Japan announced Friday that it will renege on its carbon emissions pledge, likely ending any hope global warming can be kept to 2.0 degrees C.
The shocking announcement comes on the fifth day of the U.N. climate talks in Warsaw known as COP19, where more than 190 nations have agreed to a 2.0 C target and are trying to close the carbon emission gap to get there.
Japan will increase that gap three to four percent with its new 2020 reduction target, according to the Climate Action Tracker (CAT). It amounts to a three-percent increase compared to a 1990 baseline. Japan’s 2009 Copenhagen Accord pledge was a 25 percent reduction by 2020.
“Japan is taking us in the opposite direction,” Marion Vieweg of Climate Analytics, a German climate research organisation, told IPS here in Warsaw.
“Their revision shows the bottom up approach is not working if countries can simply drop their pledges at any time,” Vieweg said.
Climate scientists have long maintained that the 2020 target for industrialised countries should be to reduce emissions 25-40 percent compared to a 1990 baseline. However, even if nations meet their current climate pledges under the Copenhagen Accord, CO2 emissions in 2020 are likely to be eight to 12 billion tonnes higher than what’s needed, according to the U.N. Environment Programme’s Emissions Gap Report 2013.
Japan, the fifth largest emitter of CO2, is just the latest to abandon its international commitments.
While Australia hasn’t officially torn up its reduction pledge, the newly elected Tony Abbott government has gutted nearly all the emission programmes it needs to fulfill its 2020 promise of reductions between five and 25 percent compared to 2000, said Vieweg.
Canada may be the worst offender. Itrecently said its carbon emissions will be 20 percent higher than its Copenhagen pledge. More importantly, Canada’s emissions in 2020 will be 66 -107 percent greater than what’s actually required to do its share to reach 2.0 C.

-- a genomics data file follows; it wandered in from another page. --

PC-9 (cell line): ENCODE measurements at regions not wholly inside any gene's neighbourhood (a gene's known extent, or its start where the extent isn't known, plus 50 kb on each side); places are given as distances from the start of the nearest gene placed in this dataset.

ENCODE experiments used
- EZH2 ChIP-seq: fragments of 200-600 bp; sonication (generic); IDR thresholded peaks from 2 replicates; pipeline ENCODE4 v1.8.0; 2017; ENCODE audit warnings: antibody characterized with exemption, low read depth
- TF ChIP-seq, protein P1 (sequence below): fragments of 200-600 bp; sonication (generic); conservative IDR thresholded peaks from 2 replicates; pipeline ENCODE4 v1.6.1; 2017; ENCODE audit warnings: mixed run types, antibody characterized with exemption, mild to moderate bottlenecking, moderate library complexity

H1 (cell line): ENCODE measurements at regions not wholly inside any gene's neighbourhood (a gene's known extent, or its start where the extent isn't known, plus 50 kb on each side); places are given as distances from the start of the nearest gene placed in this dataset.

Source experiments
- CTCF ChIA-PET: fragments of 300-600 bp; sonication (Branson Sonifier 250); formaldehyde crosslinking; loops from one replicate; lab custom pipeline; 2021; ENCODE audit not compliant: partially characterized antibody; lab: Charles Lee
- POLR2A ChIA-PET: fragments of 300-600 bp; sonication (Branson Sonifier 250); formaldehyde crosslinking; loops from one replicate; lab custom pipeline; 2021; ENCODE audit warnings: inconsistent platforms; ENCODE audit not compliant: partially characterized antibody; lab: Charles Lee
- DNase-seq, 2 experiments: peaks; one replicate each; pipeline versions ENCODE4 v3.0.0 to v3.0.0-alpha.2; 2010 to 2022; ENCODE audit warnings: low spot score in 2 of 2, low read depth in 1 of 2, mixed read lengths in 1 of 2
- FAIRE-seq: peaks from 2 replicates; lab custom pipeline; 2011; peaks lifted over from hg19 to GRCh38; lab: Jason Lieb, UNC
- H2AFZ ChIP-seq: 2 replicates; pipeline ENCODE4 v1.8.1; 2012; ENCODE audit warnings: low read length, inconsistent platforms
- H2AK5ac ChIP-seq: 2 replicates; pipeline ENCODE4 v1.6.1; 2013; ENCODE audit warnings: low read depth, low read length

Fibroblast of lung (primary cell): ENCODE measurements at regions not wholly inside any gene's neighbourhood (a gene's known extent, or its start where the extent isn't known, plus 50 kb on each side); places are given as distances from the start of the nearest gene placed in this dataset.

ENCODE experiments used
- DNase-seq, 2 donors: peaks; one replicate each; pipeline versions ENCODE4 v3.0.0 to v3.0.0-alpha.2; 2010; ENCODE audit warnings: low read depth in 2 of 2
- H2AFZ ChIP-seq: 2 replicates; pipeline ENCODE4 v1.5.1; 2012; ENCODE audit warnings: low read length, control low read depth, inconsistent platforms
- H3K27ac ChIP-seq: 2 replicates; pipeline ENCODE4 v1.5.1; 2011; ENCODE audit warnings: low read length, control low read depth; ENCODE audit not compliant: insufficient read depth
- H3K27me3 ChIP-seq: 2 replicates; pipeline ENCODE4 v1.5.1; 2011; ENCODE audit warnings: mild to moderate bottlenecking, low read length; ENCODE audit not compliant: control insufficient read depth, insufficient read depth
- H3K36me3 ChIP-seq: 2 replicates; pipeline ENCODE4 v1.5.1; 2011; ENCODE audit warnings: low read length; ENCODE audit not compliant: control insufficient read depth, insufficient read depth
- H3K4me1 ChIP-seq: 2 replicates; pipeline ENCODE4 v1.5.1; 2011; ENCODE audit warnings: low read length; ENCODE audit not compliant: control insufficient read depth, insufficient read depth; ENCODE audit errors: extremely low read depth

“We’re getting results,” claimed Canada’s Environment Minister Leona Agglukaq.
“Australia, Canada and now Japan are having a destructive impact on the climate negotiations,” said Kimiko Hirata, Japanese Climate Action Network spokesperson. Climate Action Network (CAN) is an international network of more than 800 NGOs.
“There has been no public discussion about this lower target. We are very embarrassed by our government’s decision,” Hirata said in a press conference here.
The Japanese government blames the shutdown of its 50 nuclear reactors as the reason why it must revise its target. However, analysis by Climate Action Tracker has found that even with Japan’s current fossil fuel mix it could still reduce emissions 17-18 percent.
“With more energy efficiency and renewables, Japan could still make its 25-percent target,” said Vieweg.
Three separate studies by Japanese civil society organisations also show Japan could meet its 25-percent target without nuclear power. One detailed economic study shows that investments in energy efficiency and green energy would create more than two million jobs without reducing Japan’s GDP.
“Last October has been the hottest October Australia has ever experienced. Australians want action on climate,” said Heather Brewer of Climate Action Network, Australia.
More than 200 events and actions will be held in Australia on Nov. 17 to protest the Abbott government’s climate policies, she said.
On Monday at the opening of COP19, Yeb Sano, lead negotiator of the Philippines delegation, spoke emotionally about the devastation caused by Super Typhoon Haiyan. An extraordinarily powerful storm, it was the 24th typhoon to hit the country this year. Many see this as an indicator of climate change and of what is to come.
“I will now fast for the climate. I will not eat during this COP until there is a meaningful outcome in sight with concrete pledges,” Sano said in the opening plenary.
Sano has now been joined by more than 100 people here in Warsaw and more outside.
And in an unprecedented action, Sano launched a public online petition today to call on U.N. countries to take urgent and bolder action to tackle climate change. Within hours, more than 100,000 people had signed on.
“Superstorm Haiyan is a climate nightmare — carbon pollution is driving more frequent and intense storms which are devastating vulnerable communities. New realities require new politics, I urge you to stop the sad tradition of feet-dragging on commitments to cut pollution, and breaking promises on finance,” it reads in part.
Japan’s announcement “is like a slap in the face of those suffering from the impacts of climate change such as the Philippines,” said Wael Hmaidan, director of CAN International.